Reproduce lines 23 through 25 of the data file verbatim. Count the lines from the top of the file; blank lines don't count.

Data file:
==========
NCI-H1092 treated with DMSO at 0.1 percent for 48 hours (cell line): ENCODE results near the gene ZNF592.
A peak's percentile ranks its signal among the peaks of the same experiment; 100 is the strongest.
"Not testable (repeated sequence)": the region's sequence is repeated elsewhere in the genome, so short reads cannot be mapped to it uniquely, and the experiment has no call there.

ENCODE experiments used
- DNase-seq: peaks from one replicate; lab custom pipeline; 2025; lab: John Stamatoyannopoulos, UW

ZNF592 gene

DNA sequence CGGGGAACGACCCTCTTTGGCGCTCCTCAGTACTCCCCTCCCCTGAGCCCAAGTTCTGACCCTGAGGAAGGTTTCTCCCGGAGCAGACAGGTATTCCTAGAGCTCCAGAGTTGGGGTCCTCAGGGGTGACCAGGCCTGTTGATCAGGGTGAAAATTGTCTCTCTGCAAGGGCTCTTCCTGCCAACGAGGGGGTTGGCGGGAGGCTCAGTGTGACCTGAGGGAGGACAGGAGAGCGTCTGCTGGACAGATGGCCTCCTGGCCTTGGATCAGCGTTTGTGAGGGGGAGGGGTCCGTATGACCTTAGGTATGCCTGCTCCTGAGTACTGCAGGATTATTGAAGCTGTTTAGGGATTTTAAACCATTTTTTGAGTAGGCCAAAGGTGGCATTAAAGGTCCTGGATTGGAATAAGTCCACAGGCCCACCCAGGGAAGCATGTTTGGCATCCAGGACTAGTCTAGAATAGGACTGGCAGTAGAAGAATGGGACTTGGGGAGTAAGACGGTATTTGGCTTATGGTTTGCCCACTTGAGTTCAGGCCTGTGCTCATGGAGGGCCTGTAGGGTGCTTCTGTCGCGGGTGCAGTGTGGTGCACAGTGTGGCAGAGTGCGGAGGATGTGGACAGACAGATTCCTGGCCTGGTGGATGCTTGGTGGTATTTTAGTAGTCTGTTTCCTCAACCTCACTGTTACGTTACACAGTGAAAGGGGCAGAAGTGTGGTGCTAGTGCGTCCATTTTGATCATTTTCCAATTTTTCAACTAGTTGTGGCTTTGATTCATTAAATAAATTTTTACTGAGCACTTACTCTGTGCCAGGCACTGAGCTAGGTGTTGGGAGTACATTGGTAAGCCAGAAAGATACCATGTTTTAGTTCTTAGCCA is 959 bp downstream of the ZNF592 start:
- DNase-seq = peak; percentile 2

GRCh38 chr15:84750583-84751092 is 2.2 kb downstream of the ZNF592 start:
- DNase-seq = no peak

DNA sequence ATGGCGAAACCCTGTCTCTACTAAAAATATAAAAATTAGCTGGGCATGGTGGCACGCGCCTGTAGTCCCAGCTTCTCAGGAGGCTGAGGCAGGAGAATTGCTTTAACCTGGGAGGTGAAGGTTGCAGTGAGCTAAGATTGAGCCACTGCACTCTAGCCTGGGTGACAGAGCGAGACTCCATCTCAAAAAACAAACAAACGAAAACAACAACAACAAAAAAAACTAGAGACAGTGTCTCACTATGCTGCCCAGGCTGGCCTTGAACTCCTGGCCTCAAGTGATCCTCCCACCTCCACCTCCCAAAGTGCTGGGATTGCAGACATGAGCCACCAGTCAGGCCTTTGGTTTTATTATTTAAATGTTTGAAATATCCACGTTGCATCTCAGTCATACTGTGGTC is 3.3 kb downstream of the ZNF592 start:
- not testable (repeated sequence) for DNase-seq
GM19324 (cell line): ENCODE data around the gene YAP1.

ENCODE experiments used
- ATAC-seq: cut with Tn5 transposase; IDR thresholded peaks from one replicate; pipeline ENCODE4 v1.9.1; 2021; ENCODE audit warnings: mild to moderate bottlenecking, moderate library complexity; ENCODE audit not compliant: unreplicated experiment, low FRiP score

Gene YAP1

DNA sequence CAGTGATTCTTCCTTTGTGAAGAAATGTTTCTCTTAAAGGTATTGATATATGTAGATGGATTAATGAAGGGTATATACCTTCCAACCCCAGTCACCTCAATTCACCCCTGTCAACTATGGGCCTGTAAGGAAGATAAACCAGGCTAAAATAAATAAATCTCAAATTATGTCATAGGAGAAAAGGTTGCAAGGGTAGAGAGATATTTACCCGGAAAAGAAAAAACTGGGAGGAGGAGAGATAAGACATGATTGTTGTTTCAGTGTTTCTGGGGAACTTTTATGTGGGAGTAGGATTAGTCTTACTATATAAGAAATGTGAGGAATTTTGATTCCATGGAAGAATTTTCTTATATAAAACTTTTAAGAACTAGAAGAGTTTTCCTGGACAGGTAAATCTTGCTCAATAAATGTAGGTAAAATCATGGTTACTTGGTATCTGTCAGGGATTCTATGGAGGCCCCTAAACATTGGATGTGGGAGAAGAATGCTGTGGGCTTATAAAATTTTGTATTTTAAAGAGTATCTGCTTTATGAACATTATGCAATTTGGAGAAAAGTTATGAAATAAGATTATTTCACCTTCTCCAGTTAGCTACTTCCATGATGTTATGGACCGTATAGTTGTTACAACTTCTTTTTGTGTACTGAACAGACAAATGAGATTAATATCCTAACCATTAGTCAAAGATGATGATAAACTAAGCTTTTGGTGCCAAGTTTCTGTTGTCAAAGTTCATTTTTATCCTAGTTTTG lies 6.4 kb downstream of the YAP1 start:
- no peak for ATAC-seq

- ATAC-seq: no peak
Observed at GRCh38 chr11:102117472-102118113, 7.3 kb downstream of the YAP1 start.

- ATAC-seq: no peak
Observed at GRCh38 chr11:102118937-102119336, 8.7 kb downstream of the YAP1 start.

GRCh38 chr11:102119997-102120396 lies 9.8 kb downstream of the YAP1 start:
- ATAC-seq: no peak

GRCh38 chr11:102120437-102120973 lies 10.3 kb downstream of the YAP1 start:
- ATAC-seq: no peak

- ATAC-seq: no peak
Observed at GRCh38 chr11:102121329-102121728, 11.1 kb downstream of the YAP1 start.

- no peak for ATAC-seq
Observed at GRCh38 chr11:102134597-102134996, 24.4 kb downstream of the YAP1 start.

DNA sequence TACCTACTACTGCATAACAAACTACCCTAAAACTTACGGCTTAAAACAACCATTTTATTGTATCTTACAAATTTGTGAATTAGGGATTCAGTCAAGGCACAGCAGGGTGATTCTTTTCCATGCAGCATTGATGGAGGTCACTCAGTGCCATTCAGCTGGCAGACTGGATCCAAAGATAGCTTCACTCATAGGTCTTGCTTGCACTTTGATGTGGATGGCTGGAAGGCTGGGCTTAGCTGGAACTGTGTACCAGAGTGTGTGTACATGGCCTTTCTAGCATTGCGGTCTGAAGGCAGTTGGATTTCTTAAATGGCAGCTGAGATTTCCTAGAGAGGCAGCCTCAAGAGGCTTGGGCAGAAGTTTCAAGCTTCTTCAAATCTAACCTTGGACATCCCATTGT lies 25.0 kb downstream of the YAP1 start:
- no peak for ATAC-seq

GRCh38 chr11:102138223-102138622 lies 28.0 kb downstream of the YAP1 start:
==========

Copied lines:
GRCh38 chr11:102119997-102120396 lies 9.8 kb downstream of the YAP1 start:
- ATAC-seq: no peak

GRCh38 chr11:102120437-102120973 lies 10.3 kb downstream of the YAP1 start: